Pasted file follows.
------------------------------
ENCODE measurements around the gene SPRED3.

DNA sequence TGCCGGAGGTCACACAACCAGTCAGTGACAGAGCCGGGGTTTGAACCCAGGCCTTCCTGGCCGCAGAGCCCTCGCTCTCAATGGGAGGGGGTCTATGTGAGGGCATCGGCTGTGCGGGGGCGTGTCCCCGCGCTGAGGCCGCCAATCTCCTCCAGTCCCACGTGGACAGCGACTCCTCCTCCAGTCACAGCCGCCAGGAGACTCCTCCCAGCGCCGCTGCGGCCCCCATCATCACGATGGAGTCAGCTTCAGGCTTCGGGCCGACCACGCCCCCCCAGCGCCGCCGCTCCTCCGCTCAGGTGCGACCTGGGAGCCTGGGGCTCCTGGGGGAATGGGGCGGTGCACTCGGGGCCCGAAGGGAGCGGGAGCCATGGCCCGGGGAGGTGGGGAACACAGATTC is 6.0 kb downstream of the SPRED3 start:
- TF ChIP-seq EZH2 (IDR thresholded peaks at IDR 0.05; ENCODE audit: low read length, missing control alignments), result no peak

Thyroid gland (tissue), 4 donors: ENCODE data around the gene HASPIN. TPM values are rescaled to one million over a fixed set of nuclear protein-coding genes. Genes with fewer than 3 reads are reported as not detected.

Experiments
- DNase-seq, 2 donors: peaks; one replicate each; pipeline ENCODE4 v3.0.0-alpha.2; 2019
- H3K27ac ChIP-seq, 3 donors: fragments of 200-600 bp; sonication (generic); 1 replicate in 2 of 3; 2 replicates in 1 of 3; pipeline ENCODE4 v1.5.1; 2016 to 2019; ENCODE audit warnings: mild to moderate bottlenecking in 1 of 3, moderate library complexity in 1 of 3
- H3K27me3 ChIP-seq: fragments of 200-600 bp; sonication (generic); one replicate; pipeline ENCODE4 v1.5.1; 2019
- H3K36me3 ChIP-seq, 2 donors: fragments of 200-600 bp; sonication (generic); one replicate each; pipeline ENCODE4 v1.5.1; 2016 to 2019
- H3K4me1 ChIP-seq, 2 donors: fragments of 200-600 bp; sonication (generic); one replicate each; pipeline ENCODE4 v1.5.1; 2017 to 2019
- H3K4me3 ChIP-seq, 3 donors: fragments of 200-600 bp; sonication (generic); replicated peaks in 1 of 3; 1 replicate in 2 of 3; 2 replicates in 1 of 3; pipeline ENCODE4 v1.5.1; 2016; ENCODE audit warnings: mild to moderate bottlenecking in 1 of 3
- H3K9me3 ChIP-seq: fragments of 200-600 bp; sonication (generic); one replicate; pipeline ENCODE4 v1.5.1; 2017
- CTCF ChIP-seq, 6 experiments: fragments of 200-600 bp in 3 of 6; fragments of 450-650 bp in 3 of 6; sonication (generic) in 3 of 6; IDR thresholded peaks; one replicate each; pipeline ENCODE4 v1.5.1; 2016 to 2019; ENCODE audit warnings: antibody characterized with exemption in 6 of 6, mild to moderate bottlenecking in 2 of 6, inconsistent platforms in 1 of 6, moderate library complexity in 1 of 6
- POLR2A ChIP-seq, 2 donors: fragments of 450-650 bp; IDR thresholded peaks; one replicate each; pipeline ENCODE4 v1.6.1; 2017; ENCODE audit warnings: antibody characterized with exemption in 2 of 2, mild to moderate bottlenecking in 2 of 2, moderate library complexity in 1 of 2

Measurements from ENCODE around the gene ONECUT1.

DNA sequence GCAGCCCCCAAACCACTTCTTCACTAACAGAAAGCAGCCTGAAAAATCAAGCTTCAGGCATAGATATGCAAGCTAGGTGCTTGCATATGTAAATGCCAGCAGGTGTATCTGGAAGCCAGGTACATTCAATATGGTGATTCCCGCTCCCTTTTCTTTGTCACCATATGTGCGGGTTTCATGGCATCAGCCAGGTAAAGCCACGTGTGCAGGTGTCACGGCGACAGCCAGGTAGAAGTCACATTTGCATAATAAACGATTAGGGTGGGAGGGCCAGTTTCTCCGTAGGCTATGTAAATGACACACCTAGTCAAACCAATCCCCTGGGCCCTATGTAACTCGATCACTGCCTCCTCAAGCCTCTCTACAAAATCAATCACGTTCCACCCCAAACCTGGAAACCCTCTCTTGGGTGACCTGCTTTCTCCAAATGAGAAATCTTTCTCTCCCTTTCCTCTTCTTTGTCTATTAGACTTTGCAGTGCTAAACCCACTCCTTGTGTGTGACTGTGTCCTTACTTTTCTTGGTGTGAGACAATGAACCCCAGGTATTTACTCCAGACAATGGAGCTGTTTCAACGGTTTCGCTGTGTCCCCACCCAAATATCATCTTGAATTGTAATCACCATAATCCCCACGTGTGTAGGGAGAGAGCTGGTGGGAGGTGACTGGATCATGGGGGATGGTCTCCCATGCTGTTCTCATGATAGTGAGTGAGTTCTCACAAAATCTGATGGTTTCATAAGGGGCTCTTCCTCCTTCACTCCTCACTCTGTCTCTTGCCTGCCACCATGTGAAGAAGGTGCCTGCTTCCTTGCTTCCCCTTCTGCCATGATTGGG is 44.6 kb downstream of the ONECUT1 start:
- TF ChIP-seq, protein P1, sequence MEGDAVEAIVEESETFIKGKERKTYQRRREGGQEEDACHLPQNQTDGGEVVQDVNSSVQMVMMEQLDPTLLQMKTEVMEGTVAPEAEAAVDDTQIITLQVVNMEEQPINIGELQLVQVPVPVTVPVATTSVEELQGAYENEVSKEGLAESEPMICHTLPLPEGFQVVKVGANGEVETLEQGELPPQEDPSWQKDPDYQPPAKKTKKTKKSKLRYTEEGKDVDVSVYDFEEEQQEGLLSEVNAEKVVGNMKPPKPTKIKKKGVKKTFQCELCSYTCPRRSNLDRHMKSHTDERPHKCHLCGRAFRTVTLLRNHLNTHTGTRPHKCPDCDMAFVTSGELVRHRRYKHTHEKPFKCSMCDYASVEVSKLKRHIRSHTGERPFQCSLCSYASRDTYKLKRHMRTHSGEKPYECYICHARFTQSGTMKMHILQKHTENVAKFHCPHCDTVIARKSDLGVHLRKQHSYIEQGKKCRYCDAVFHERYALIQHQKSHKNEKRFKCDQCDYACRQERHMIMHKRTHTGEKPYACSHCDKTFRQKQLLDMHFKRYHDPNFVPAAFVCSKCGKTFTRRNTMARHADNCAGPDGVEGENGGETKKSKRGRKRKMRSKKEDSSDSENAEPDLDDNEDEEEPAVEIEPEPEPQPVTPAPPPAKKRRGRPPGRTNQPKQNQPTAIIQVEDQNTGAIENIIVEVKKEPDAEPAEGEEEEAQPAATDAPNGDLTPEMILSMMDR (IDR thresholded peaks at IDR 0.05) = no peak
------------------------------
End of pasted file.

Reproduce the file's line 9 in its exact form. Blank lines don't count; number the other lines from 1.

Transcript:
- H3K36me3 ChIP-seq, 2 donors: fragments of 200-600 bp; sonication (generic); one replicate each; pipeline ENCODE4 v1.5.1; 2016 to 2019